Having grown up in Madison, she heard stories from her grandmother about ancestors who brought freedom seekers across the frozen Ohio River on foot. She remembers her mother pointing out buildings that were once black churches, and homes that once belonged to blacks.
"At that point in time I was just a kid," said Livers, now 55. "That didn't mean anything."
Even as an adult, when she started taking an interest in history, Livers assumed these buildings always would stand -- and their history would stand with them.
But in 1996 a little brick building once home to St. Paul's Second Baptist Church -- a black congregation on the fringe of the Georgetown neighborhood -- was bulldozed.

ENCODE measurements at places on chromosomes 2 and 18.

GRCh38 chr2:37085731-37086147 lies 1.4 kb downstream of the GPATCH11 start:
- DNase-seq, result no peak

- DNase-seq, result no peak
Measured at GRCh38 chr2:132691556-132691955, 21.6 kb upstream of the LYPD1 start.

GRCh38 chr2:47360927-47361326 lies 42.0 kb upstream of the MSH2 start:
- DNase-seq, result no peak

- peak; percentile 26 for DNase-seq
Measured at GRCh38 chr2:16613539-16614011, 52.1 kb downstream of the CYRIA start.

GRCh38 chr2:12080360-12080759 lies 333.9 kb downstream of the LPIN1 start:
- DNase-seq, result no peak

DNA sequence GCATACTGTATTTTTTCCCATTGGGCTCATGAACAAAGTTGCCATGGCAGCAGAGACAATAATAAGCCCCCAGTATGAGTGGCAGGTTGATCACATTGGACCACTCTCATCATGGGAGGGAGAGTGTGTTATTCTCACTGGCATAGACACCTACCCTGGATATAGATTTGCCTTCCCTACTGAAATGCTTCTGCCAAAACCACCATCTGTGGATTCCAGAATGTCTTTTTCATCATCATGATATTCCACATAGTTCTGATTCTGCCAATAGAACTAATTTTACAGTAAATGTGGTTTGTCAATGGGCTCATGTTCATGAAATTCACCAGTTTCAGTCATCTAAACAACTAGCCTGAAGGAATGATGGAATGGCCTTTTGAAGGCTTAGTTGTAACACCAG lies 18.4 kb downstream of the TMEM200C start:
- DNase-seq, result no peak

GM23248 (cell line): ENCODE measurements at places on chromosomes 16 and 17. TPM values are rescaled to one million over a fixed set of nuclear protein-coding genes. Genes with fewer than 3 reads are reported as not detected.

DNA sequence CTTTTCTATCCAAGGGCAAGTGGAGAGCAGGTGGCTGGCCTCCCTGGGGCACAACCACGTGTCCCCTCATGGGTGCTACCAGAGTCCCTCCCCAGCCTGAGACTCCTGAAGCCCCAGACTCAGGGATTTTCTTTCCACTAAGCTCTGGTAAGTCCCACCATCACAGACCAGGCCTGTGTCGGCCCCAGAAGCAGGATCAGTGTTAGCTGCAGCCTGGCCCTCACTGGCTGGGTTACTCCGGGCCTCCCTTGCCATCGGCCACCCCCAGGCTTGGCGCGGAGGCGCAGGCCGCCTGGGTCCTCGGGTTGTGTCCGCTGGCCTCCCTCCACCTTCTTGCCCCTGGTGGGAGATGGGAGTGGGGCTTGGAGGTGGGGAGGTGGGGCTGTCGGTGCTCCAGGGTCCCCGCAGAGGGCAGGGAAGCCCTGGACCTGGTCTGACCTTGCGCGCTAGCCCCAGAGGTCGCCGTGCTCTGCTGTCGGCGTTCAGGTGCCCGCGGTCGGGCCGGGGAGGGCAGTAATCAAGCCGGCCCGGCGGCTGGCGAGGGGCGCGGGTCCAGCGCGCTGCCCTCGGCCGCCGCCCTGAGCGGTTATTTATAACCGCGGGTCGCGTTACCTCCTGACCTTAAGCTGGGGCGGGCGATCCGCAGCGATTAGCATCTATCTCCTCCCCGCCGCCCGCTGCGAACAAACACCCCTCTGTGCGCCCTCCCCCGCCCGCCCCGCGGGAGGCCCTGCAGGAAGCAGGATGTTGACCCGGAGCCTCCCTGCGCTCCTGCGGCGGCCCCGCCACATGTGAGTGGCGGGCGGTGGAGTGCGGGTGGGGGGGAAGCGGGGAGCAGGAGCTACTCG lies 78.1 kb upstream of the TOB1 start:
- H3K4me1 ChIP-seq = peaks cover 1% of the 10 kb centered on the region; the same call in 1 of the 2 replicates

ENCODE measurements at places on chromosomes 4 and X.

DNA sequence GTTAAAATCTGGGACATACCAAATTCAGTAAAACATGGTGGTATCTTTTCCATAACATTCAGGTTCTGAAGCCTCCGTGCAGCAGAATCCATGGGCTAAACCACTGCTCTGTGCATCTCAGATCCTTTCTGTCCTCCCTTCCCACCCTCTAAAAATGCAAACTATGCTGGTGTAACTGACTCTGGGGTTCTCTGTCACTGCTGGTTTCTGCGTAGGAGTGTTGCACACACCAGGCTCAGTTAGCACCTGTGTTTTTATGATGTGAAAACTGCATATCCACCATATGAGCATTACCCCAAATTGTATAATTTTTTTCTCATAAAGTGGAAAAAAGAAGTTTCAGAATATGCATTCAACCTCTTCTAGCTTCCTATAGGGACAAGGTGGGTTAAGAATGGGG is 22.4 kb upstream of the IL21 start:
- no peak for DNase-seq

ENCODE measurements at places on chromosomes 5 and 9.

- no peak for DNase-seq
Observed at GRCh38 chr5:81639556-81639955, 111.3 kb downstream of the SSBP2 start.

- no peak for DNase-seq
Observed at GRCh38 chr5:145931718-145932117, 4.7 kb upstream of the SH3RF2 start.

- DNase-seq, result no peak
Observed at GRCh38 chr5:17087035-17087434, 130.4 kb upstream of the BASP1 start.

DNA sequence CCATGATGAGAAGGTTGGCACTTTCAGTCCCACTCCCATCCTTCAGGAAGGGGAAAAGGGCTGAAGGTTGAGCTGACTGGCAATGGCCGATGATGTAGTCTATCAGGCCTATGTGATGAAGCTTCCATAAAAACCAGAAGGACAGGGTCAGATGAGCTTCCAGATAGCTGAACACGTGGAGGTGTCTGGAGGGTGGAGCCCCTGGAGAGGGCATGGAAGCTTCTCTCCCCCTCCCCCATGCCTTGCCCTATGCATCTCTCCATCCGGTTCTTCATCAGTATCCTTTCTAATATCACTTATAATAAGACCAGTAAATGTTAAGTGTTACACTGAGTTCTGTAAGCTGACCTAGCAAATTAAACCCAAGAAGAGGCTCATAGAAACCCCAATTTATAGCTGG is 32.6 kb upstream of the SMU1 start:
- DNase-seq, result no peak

"At first I died," said Livers, who as a girl attended a church sprung from the original St. Paul's congregation.
As painful as that was, the loss prompted Livers and others in Madison to get busy taking inventory of their black history. The great reward was the discovery in 1999 of a Fifth Street building, circa 1849, that had served as an African Methodist Episcopal church whose founders were in the thick of the Underground Railroad.
Historic Madison bought the property in 2001. Now that the organization has raised more than $460,000 through state and federal grants, restoration of the church -- with its Greek temple facade, creek rock foundation and whitewashed plaster -- will begin in the next few weeks.
With the guidance of a historian at a nearby landmark -- Eleutherian College, an Underground Railroad station and early educator of blacks in America -- the story of Georgetown is proving more dramatic than anything in Madison's past.